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An Interview with Rene Perez, Director of The Dragon Unleashed

by Mike Haberfelner

May 2019

Films directed by Rene Perez on (re)Search my Trash


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Your new movie The Dragon Unleashed - in a few words, what is it about?


Itís about an assassin who questions if the child he once was would be proud of who heís become.


I think I'm not too far off by saying The Dragon Unleashed is an hommage to Cannon action and especially ninja flicks from the 1980s - so what is it that fascinates you about these movies, and some of your favourites?


You are correct. I specialize in making retro style movies. Especially the Cannon films kind. I think the 70ís and 80ís were the best years for movies, music and comicbooks. Probably because I grew up in the 80ís so I may be biased. Iím not sure what part of it fascinates me, to answer your question, all I know is that this is what I was meant to do and how I feel Iím doing my best. I donít even know if Iíd have an interest in making a non-retro movie.


Taking away all the action, The Dragon Unleashed can also be read as a story about a man searching for his true self and his place in the world though - now where did that come from, especially in the action context, and is any of it based on personal experiences?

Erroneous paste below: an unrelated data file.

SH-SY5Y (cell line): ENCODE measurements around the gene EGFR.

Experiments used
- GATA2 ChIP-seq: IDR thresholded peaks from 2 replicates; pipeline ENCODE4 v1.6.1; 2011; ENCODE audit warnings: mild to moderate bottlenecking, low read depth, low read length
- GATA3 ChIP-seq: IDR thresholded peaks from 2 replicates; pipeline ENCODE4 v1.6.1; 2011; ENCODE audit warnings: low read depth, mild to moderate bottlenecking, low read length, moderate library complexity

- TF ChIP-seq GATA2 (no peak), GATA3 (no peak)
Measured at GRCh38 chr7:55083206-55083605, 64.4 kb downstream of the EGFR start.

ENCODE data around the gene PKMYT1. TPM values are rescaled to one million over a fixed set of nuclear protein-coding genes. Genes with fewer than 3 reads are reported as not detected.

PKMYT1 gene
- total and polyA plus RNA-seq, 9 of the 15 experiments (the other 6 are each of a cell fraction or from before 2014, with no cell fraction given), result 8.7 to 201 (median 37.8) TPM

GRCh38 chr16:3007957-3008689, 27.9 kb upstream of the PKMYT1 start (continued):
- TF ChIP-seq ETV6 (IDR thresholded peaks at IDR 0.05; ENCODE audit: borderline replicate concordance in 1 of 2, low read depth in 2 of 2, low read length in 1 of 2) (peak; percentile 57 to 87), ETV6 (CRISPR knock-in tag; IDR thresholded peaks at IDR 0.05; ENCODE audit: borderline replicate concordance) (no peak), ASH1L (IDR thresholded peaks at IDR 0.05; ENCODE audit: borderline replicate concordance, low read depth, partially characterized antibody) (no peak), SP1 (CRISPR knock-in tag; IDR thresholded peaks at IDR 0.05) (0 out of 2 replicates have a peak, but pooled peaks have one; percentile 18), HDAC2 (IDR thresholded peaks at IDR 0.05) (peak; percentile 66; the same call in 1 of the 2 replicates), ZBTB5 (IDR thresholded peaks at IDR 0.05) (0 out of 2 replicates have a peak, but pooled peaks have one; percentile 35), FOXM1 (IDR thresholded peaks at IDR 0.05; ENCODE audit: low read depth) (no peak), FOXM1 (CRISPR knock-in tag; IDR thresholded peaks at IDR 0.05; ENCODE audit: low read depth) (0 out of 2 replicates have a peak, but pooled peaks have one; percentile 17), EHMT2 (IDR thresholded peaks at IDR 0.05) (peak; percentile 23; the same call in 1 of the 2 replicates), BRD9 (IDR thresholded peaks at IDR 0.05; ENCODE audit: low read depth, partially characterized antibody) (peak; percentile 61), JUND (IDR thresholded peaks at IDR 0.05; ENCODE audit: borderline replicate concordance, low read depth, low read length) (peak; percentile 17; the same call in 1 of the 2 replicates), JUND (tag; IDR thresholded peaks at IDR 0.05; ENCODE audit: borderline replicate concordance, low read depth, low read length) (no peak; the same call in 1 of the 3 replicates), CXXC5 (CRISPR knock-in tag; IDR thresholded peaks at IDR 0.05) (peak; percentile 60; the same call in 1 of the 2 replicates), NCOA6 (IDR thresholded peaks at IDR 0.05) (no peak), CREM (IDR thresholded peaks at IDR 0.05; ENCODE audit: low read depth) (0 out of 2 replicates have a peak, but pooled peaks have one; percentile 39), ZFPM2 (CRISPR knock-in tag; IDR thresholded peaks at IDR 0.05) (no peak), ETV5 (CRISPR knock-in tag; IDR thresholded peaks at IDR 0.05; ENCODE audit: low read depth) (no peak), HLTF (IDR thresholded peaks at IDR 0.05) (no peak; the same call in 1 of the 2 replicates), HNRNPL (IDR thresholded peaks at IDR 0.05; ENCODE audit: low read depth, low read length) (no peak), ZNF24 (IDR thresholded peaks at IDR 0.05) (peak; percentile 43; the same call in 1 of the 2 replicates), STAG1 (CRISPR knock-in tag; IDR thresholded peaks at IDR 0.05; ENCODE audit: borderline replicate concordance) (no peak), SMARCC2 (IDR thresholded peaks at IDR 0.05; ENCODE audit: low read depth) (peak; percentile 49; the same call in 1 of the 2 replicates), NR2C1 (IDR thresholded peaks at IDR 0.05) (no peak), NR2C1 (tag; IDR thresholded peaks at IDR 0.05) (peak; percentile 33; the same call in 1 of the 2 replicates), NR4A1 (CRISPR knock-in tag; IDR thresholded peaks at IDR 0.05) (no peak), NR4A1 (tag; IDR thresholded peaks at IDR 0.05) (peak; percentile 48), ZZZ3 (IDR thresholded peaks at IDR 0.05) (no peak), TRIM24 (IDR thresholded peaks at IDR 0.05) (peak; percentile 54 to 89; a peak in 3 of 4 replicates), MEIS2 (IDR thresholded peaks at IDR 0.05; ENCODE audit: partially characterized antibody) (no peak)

I wrote the premise of this story around 20 years ago, so I donít recall my state of mind at the time. As for your question about it being personal, I donít think so. I used only imagination to write this story. There is a lot of me in any movie I make but the overall premise is not something that plagues me. I did imagine it would weigh heavily on the mind of a character like this. And I hoped it would speak to many of the audience members.


(Other) sources of inspiration when writing The Dragon Unleashed?


This may sound silly but one of my inspirations was Snake Eyes, a comicbook character and action figure I cherished as a child. I imagined I was making a story from a chapter of that action figure's life.


The Dragon Unleashed does feature quite a few elaborate action scenes - so how were they accomplished, and how much preparation went into them?